Wednesday 28 October 2015


The 59th London Film Festival took place this October, bringing the usual mix of celebrity galas, red carpets and new discoveries. This was my fourth year of being able to attend the festival, making sure to experience as many of the small, odd little films alongside the bigger behemoths as possible.

Among the highlights from the 238 films shown at a number of cinemas across London (including the newly opened and quite trendy looking Picturehouse Central) were Carey Mulligan's Suffragette, Colin Farrell in Yorgos Lanthimos's The Lobster, and Cate Blanchett in Carol. Although it's always a tremendous opportunity to see the films that will be attracting huge audiences and a lot of attention come awards season, they aren't exactly my bread and butter, so I concerned myself with catching the indies and documentaries that would draw a smaller crowd.


Looking back at 40 years of Saturday Night Live, this new documentary speaks to a number of key figures from studio 8H's history. It places the show in the context of the time, be it their response to the attacks of 9/11 or their more broad comic sketches during the George W Bush presidency that saw head writer Tina Fey step forward with her famous Sarah Palin impersonation. As a show that has helped launch so many careers, there's the risk of spending too much time on the more famous sons and daughters whilst neglecting others. This doc does its best to avoid that, but is frustratingly light on Bill Murray's tenure and can't help but skip over a lot of the forgotten casts (let's just say '85-'95 aren't well represented).

As a celebration of the show's cultural and social impact it's understandably got a high degree of fan service, and whilst Lorne Michaels is lauded as a powerful figure of light entertainment, there's the undercurrent of megalomania that's not properly covered (for that, see Tom Shales' book of the same name). As it looks at the future, there's hope that its efforts to right the issues with diversity that have always plagued the show will keep it fresh. A fun doc for the fans showing a well oiled machine run by lunatics.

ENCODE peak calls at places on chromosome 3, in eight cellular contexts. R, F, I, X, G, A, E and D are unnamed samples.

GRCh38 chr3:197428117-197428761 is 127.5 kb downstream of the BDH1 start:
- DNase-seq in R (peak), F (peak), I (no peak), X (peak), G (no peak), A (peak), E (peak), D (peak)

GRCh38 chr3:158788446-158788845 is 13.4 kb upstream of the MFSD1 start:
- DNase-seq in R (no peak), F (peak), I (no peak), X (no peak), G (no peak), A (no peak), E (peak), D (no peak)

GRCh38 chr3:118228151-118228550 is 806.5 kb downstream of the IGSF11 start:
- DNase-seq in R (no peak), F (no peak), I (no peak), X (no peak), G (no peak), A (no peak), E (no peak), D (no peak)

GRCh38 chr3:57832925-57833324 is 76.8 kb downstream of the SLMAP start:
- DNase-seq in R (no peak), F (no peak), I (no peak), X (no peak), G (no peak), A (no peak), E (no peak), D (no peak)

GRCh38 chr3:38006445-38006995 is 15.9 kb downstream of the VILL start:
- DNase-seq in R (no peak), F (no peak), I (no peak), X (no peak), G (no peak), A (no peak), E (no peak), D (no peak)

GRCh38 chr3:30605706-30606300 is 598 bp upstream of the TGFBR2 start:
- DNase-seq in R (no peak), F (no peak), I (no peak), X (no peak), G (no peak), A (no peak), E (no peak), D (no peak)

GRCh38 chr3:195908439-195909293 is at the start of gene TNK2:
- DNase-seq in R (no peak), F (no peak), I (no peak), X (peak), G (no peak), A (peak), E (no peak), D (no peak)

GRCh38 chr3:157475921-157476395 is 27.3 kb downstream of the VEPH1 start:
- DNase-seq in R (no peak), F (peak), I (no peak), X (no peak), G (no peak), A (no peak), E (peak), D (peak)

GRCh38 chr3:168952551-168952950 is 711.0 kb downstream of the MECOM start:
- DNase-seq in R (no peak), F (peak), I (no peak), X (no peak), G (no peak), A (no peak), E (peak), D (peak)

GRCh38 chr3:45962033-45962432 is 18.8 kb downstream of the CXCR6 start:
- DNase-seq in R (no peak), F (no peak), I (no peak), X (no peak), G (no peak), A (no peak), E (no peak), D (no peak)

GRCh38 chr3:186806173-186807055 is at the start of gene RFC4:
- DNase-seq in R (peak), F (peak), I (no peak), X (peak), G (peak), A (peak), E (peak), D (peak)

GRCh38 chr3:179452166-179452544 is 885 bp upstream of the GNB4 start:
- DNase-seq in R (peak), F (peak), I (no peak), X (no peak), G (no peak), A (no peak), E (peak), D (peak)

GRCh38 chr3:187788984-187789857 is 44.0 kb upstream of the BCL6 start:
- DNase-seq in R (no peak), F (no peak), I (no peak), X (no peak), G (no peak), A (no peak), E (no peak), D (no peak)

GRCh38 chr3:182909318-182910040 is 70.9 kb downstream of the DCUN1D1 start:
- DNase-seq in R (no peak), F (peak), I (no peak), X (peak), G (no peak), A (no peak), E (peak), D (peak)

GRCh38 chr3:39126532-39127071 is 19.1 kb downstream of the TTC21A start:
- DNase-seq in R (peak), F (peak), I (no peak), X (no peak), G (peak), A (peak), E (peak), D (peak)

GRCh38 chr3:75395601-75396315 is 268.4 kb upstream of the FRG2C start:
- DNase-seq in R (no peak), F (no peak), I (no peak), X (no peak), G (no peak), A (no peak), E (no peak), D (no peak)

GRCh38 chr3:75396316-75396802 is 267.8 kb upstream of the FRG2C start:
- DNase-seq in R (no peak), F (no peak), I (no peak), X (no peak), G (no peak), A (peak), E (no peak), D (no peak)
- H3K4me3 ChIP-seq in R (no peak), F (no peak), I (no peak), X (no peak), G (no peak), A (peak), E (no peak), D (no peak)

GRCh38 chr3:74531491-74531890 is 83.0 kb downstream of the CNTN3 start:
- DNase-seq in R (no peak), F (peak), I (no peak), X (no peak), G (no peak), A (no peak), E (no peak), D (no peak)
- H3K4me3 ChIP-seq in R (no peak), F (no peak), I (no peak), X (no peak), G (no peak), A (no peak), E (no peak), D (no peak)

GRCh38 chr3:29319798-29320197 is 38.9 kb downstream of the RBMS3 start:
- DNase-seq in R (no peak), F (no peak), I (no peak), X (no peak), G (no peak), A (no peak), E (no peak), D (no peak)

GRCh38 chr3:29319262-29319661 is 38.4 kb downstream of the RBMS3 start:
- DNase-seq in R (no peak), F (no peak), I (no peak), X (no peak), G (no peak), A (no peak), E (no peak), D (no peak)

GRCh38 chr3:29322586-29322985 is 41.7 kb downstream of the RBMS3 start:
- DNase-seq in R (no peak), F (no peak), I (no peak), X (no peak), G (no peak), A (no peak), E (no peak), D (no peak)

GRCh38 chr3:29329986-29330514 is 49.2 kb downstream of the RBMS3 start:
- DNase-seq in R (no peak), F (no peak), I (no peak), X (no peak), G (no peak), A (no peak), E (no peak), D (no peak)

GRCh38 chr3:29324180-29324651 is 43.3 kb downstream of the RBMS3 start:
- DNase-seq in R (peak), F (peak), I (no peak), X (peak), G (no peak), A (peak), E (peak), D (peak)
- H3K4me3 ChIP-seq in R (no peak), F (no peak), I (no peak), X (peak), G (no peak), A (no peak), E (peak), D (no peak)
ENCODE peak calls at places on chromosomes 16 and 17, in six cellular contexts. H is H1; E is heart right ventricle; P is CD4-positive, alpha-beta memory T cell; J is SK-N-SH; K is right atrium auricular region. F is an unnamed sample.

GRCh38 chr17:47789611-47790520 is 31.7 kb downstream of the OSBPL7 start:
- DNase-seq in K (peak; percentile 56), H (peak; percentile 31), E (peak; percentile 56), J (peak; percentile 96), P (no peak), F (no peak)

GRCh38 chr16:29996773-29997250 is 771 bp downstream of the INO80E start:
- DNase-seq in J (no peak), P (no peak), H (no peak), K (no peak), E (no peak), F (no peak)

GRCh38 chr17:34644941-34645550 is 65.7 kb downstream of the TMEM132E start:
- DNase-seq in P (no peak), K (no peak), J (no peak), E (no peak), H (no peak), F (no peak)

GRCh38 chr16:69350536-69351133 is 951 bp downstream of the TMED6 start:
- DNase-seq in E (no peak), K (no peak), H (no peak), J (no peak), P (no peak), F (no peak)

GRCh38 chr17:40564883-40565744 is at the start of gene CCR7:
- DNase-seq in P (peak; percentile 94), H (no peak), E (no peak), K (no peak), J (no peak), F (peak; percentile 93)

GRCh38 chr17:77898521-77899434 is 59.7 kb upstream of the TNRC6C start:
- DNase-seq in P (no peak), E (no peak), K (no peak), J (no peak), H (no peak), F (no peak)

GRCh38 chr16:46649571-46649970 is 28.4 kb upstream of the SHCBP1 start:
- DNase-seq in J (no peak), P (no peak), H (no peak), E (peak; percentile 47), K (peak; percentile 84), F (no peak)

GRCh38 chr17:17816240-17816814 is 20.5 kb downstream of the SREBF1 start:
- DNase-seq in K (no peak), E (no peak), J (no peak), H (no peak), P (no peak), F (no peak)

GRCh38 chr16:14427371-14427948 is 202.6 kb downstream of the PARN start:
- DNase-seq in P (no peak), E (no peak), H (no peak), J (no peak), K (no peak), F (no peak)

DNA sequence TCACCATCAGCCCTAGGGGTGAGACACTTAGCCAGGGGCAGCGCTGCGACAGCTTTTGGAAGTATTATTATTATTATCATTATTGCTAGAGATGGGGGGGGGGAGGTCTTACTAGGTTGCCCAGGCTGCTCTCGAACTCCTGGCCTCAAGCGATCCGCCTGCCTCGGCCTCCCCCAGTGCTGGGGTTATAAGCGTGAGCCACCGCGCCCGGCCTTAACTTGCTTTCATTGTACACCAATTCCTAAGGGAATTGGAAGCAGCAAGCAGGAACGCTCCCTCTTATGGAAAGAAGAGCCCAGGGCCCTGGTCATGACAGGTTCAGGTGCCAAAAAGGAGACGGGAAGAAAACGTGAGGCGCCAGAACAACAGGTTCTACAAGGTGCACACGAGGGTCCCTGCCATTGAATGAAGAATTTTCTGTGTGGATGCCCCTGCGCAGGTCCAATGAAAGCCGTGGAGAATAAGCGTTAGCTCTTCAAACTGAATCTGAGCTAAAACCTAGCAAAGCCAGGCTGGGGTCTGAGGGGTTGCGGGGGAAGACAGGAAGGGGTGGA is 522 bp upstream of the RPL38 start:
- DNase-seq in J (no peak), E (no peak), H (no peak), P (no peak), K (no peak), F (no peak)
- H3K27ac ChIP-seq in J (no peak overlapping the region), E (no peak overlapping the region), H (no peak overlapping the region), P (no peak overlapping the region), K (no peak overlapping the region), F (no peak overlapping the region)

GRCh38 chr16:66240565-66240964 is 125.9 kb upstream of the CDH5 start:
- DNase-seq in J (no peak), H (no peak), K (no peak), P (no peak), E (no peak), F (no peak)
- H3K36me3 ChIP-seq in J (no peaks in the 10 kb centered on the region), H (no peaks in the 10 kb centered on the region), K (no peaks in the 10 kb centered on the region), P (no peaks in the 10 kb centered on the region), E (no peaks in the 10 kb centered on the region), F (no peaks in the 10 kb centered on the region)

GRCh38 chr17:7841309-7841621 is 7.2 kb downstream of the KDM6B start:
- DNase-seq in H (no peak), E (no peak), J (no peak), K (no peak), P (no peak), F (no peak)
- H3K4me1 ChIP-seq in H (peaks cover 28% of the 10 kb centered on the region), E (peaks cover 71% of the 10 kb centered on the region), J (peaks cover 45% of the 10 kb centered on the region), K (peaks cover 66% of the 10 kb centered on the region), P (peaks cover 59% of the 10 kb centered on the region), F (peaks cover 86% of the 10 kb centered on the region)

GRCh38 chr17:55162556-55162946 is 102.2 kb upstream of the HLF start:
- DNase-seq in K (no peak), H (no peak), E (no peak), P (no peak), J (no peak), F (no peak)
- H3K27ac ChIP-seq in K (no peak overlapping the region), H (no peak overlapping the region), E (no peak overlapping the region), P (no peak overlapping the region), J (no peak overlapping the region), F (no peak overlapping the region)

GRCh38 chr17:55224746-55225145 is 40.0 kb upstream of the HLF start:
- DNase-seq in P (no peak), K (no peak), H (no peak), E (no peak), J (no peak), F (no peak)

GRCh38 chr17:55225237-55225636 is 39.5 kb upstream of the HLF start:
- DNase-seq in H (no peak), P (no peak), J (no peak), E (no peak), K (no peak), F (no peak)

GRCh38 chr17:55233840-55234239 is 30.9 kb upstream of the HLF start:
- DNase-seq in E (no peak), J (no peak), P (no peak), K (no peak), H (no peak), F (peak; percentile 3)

Produced by Johnny Knoxville and  Jeff Tremaine (TV's Jackass), Being Evel charts the career of the most famous stuntman of all time, Robby 'Evel' Knievel. An easily parodiable figure with many imitators and copycats, this doc goes to great lengths to show the many demons the man suffered in his efforts to entertain and stay on top. Before this, I was unaware of what a demanding star Evel Knievel was. To be fair, it was his life he was putting on the line, but the archive footage of him chastising crew members paints him as a complex and controlling figure. There's a wealth of thrilling archive footage of his stunts used, and in an age of Parkour Vine stars (I'm not totally sure that's a real thing, but you know what I mean) it's hard not to appreciate the amount of work that went into the build up of some of Knievel's death defying stunts.


A collection of short stories from the South London borough of Elephant and Castle, this observational documentary follows a day in the life as the band The Maccabees prepare to play. Looking at the architecture of the high rises and the changing landscape that has come about with urban regeneration with snippets of studio footage as the band creates the sound of their newest album, Elephant Days is a strange offering that may only appeal to residents of South London or fans of The Maccabees. That's not to say that it's bad, as it's nicely shot and shows a real interest in its subjects, but it's self indulgent (as any film of this type would be) and hard to shake the feeling that the same ob doc method could be applied to any place and reap similarly varied but interesting results. The band may love the idiosyncrasies of the people in their neighbourhood and want to celebrate it, but it really could be any area of the country.